While the above analysis has shown the various ways where the person-centered approach improves an individual's life, the impacts vary significantly across the different domains of the disabled quality of life (Bradshaw, 2001). Research shows that the nature of the benefits witnessed relies on the ways in which variables such as involvement, collaboration, and social networking used in the planning process. The variance in the results from these researches implies the need for studies to determine the sources of weaknesses and policy improvements required to ensure sustainability and promotion of health among the disabled. Person-centered planning enables the service providers to collect utilizable resources for improving the outcomes of the disabled people in the society. The plan does not ignore the effects of disability, but in turn shifts the emphasis on searching for capacity from those of help in the society for the disabled (Robertson et al., 2006).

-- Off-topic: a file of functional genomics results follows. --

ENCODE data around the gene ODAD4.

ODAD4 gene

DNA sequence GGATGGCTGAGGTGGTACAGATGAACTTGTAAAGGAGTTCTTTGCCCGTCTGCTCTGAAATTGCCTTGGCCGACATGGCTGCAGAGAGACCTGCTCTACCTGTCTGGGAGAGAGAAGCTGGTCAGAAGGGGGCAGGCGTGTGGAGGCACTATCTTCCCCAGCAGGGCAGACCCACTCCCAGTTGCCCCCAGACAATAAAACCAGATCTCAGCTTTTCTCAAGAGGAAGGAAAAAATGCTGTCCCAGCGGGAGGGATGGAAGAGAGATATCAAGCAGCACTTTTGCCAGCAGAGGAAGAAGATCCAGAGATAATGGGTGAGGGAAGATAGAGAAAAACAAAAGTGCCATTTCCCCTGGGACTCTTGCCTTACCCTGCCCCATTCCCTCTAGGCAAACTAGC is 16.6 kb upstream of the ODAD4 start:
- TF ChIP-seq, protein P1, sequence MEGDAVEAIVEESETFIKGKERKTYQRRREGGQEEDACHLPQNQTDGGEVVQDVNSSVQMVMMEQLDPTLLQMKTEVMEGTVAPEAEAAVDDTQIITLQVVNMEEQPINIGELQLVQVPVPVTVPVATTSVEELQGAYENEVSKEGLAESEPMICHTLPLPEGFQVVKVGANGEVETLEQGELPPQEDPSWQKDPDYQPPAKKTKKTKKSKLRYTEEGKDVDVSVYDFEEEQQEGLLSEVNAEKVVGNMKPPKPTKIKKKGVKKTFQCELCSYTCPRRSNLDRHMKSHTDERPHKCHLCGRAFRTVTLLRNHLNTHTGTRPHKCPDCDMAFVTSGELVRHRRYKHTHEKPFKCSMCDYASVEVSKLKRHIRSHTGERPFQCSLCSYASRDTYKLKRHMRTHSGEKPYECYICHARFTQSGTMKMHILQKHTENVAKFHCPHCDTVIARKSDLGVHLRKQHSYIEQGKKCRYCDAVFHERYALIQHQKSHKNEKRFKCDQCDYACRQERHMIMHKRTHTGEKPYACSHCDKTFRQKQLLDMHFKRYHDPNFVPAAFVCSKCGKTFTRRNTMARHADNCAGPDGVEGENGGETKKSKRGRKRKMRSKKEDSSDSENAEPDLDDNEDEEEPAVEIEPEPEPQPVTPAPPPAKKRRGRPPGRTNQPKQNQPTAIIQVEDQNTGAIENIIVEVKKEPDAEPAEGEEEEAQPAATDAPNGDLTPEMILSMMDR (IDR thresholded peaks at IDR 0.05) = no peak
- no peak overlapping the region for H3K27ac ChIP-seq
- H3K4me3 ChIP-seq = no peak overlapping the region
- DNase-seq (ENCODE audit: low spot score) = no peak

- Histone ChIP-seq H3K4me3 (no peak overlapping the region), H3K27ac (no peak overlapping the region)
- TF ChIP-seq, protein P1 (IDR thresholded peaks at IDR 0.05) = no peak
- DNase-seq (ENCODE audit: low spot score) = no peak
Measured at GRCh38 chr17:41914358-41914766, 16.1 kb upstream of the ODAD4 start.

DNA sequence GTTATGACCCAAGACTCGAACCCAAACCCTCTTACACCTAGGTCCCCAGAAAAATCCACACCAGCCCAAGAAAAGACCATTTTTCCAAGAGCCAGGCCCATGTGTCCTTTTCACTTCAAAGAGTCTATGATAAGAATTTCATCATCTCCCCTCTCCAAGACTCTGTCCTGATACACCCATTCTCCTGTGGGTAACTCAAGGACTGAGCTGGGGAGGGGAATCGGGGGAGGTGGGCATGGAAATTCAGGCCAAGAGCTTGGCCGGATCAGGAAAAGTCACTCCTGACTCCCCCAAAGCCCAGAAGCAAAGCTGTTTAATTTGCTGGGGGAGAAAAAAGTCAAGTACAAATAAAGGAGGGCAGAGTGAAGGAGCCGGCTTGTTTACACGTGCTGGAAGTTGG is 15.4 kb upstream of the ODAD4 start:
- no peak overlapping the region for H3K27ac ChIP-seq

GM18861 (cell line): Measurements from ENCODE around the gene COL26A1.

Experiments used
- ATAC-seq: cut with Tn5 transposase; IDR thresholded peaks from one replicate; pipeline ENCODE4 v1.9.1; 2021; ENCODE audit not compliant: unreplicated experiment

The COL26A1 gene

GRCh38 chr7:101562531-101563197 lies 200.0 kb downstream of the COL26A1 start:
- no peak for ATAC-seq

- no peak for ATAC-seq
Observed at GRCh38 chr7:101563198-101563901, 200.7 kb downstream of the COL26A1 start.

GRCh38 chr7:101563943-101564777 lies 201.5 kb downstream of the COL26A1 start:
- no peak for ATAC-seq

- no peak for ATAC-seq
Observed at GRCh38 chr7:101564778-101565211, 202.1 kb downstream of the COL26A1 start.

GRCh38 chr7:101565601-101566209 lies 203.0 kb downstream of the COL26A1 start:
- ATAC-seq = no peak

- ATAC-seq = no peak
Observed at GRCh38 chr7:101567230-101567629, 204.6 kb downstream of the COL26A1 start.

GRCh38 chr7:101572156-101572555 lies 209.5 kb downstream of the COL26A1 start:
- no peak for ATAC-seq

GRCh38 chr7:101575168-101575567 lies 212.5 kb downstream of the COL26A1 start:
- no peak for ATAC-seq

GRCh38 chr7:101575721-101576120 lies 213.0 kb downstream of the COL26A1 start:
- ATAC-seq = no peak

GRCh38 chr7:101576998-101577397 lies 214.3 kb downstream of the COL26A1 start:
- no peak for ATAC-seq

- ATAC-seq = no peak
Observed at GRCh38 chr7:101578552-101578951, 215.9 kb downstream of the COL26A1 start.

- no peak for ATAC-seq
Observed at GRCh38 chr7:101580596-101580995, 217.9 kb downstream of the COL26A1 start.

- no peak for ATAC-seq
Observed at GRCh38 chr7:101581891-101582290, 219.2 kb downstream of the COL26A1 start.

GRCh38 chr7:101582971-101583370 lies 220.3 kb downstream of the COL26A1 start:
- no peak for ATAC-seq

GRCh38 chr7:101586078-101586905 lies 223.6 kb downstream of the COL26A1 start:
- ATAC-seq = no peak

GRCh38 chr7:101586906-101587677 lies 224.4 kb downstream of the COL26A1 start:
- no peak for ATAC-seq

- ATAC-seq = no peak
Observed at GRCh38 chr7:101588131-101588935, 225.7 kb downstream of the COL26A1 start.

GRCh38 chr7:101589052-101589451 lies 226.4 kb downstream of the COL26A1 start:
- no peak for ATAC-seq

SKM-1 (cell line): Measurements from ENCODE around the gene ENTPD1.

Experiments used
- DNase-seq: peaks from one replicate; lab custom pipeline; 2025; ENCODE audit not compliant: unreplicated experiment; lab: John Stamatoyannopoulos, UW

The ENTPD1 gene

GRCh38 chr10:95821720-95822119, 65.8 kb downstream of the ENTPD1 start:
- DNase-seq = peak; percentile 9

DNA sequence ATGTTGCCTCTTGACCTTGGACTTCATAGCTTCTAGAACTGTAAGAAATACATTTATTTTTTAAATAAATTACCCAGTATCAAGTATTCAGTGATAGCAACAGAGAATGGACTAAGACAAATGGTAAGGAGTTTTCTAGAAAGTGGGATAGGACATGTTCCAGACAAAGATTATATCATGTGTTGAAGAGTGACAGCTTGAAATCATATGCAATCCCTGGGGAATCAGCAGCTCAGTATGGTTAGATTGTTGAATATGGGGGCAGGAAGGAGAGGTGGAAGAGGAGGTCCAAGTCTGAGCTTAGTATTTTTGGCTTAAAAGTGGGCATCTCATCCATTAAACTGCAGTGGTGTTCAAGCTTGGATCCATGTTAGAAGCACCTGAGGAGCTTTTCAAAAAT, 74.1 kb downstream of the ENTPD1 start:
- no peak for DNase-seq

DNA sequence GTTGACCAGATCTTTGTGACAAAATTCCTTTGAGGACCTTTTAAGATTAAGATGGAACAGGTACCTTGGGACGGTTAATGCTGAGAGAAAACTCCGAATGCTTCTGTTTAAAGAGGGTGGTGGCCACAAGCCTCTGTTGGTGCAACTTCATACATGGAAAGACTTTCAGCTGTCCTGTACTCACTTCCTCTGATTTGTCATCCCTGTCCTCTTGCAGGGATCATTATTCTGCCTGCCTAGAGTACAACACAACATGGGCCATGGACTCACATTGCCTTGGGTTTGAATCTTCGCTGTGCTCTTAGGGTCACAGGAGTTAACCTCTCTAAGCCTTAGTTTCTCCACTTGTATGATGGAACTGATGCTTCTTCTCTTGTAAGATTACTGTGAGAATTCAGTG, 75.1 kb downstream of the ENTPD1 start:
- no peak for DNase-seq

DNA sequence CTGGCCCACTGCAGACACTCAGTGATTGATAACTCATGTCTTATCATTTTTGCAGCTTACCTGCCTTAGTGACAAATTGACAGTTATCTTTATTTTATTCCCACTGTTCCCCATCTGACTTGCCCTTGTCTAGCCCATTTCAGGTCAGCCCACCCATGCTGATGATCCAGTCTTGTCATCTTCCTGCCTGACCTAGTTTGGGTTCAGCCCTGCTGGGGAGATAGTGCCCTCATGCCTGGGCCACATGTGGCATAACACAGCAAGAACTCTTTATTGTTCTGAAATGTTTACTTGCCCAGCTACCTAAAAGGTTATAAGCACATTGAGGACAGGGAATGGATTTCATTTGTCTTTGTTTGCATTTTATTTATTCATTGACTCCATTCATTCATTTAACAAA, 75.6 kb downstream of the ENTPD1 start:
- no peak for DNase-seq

The models used in person-centered approach empowers and encourages people to make decisions independently while seeking support from friends and family to help them attain the set goals. This strengthens the relationship between groups and facilitates sharing of ideas on ways of improving the care provided to the disabled. Ultimately, this results in the empowerment through the provision of opportunities to take control over their lives. The approaches used often empower individuals with the disability. This is attributable to the effectiveness of approaches such as lifestyle planning, action planning, and individual service planning that promote process thinking, which makes the disabled feel appreciated in the society (Sanderson, Thompson, & Kilbane, 2006).